Every day we get the chance to go above and beyond for customers. But should we? In this post we explore the benefits and risks of aiming to exceed customer’s expectations – and why that might not be the best strategy for everyone.
Does exceptional customer service mean exceeding expectations
Exceeding your customer’s expectations causes happy feelings just like surprises do. And surprises are great! But imagine walking into a surprise birthday party after crashing your car. Surprised don’t have positive effect if you’re not in a good mood. As Adam Toporek says, moments of delight ‘’are the cherry on top; they are not the cake.’’ It’s important to focus first on solving problems, before delighting customers.
Making your customer happy is great but should it be your top priority? It’s actually difficult to do it consistently. Any time you spend time wow-ing one customer, it takes time away from helping others. And that extra effort might not even be appreciated. So while doing something nice for customers is fine, it’s more important to meet expectations for everyone instead exceeding them for a few.
The Kano Model of Customer Satisfaction
Must-Have Quality (Thresholds) – these attributes are basic threshold for a product or service to even be considered in the market, such as polite responses, reliable product or delivering a product in good condition. A minimum viable product must meet all market thresholds.
One-Dimensional Quality (Dissatisfiers) – these attributes result in satisfaction when fulfilled and dissatisfaction when not. Think of them as promises to customers.
Attractive Quality (Delighters) – these attributes aren’t advertised, but if fulfilled provide a sense of awe or delight for customers, such as a handwritten thank you letter or a credit for a free month. But beware – delighters can become dissatisfiers if they’re used too frequently.
These attributes build on each other. Providing one but missing the others result in unhappy customers. We must determine which of our qualities are must-haves, dissatisfiers or delighters. If customers expect 24/7 support, but live chat is offline on the weekends, they will be dissatisfied. But flip it on it’s head! If customers believe your support team is only available weekdays, but receives a quick response on the weekend, they’ll be delighted.
For ultimate customer satisfaction we need to focus on meeting our One-Dimensional qualities consistently before looking at opportunities to deliver on Attractive qualities.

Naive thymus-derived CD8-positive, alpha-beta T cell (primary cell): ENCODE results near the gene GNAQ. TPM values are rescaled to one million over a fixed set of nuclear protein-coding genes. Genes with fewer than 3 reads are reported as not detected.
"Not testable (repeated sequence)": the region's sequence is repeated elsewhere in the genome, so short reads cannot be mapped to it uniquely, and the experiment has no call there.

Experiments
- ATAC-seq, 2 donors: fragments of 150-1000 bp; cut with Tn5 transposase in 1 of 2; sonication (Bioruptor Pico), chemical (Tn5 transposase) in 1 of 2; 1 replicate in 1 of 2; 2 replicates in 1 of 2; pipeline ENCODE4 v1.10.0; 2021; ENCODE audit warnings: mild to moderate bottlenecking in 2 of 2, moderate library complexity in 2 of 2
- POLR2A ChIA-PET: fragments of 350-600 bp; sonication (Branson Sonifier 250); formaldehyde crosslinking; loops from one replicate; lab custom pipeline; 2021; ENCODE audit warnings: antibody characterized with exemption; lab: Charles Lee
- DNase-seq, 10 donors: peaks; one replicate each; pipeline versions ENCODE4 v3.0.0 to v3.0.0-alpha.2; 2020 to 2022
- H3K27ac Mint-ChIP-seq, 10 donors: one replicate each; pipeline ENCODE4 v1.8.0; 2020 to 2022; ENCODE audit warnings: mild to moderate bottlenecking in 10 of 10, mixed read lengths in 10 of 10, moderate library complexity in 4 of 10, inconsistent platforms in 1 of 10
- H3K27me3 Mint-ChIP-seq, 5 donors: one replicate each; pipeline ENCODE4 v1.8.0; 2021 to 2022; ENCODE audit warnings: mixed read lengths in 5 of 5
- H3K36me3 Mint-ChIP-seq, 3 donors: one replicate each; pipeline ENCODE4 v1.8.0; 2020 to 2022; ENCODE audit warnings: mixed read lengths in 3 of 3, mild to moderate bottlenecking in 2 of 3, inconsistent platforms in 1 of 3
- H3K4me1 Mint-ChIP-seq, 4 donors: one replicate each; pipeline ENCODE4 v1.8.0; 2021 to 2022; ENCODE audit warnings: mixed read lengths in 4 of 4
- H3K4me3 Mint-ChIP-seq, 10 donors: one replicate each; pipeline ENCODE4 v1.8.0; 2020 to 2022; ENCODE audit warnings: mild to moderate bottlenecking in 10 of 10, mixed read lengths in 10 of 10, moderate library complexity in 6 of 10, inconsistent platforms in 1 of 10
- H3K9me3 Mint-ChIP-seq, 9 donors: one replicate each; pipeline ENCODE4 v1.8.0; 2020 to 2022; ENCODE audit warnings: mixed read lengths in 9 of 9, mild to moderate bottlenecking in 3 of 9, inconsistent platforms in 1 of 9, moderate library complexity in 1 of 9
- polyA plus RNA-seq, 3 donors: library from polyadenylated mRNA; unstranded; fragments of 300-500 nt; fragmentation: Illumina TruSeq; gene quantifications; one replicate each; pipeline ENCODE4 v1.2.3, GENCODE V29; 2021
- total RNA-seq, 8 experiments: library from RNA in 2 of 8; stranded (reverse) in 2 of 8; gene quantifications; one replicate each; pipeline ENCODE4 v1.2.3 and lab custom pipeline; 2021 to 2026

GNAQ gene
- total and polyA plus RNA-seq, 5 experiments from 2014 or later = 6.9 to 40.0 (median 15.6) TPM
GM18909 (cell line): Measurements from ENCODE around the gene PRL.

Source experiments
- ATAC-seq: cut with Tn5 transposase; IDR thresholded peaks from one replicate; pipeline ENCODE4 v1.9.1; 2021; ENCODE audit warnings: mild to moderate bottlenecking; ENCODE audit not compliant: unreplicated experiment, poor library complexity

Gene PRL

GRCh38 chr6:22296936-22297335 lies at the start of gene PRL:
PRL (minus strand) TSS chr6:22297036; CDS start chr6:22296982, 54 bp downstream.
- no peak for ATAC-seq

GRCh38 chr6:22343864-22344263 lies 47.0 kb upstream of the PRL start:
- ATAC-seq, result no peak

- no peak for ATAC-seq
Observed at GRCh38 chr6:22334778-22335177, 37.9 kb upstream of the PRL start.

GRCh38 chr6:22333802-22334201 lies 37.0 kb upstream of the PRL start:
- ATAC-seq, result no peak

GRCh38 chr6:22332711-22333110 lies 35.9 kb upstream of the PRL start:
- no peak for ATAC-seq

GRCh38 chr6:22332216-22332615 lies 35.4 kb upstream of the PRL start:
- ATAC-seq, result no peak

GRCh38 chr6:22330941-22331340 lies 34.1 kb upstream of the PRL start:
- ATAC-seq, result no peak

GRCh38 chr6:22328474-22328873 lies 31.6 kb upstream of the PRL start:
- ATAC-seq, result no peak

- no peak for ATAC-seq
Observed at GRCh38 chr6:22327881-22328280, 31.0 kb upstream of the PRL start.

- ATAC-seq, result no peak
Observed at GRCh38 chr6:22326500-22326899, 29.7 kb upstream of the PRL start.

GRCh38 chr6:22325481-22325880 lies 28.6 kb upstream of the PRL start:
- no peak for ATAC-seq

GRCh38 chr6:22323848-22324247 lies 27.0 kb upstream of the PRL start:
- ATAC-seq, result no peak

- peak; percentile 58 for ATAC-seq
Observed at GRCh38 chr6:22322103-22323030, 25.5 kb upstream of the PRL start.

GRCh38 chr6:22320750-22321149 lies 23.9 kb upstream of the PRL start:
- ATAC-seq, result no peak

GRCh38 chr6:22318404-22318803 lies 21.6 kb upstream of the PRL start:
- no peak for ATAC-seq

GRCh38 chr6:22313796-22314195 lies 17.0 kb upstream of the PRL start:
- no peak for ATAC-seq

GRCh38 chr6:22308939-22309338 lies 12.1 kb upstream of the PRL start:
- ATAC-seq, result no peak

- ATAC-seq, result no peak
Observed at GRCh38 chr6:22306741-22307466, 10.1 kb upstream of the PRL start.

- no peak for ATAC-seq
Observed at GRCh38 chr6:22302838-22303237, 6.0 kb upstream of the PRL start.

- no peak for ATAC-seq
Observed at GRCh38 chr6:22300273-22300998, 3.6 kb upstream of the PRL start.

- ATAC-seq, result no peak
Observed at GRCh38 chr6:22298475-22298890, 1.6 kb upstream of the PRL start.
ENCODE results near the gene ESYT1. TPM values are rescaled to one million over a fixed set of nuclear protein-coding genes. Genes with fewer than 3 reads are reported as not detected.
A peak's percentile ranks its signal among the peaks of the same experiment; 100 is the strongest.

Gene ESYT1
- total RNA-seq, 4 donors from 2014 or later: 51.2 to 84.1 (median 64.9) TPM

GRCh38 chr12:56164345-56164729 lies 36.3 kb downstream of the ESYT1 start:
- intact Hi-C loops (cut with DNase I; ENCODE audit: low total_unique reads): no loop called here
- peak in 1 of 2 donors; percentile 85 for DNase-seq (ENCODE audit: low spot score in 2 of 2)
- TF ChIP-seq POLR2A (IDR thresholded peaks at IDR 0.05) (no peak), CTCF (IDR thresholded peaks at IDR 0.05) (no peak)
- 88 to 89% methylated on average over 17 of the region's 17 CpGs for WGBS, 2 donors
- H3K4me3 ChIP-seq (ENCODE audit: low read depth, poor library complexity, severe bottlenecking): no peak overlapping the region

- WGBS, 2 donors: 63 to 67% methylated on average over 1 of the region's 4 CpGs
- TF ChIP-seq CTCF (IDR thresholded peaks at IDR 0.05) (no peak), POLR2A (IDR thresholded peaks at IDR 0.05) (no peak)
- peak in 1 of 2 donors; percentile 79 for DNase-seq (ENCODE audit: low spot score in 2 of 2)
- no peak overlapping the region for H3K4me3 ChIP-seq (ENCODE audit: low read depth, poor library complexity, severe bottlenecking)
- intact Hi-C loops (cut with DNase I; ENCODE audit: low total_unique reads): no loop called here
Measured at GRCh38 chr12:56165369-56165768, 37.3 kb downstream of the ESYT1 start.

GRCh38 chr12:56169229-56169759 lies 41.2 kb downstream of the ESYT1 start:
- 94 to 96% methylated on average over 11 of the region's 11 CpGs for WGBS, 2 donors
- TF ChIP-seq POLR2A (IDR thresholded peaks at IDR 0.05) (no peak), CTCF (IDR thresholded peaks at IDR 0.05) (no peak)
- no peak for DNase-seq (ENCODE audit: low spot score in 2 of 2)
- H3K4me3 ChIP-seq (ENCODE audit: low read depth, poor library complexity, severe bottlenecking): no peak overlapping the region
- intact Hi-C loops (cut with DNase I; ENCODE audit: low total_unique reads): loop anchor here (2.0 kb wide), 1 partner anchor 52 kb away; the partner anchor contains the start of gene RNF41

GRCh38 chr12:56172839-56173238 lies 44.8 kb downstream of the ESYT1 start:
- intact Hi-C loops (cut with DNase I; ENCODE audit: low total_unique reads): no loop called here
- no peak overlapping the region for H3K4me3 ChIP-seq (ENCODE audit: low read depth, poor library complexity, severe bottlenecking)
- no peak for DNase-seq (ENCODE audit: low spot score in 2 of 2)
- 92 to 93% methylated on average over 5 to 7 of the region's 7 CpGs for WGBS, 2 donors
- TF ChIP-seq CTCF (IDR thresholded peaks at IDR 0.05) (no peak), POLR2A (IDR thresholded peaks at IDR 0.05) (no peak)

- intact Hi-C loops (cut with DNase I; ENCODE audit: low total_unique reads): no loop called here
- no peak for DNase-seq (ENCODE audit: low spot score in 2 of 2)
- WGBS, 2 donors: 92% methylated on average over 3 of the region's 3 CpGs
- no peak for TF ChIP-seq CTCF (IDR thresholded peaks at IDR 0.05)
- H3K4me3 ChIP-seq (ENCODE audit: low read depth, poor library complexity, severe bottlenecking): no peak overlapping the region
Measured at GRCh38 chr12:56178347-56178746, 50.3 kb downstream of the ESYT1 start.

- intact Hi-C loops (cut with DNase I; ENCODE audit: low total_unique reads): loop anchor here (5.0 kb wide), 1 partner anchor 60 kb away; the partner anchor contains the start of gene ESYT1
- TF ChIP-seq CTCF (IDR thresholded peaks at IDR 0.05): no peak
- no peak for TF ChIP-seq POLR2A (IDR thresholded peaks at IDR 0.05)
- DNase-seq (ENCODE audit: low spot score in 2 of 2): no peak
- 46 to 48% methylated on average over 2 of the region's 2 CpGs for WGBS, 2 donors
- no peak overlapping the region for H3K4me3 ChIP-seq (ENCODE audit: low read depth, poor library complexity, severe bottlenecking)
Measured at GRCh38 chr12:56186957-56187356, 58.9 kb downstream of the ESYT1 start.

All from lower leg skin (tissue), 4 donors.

How to Meet Customer Expectations
Before you exceed customer expectations, you need to know what those expectations are. They can be either set by the company, or assumed by the customer.
Setting and promoting expectations can help customers understand what ‘’normal’’ is. A few ways to help set expectations:
• Publish and promote a clear refund policy
• List hours for live chat
• Set up autoresponders to new email tickets
By explicitly stating what you agree to provide, customers will be able to make an informed decision. By leaving expectations open for interpretation, you’re letting customers set the bar – and you might not like where they set it.
To determine what expectations your customer has that you’re not meeting, look at your customer satisfaction surveys. Dive into negative survey responses to see where things have gone wrong. For every comment you read, think – why did the customer expect something different? Is there a way I can align their expectations with our service?
How do you exceed customer expectations?
If you’re consistently meeting expectations, it might be time to start going above and beyond. It’s possible to delight customers by accident, but it’s more likely to happen if you create a process for it. Identify moments in your customer journey where delight is possible. Create a trackable and repeatable way for agents to employ these moments.
Finding little, repeatable ways delight customers will help you exceed expectations without sacrificing support quality.
Consistency is the key to happy customers
When it comes to providing a great customer support program, the key is consistency. Meeting customer expectations every time is a better strategy than exceeding customer expectations 30% of the time, but not meeting basic expectations 70% of the time. And remember – it’s always better to underpromise and overdeliver than to overpromise and underdeliver.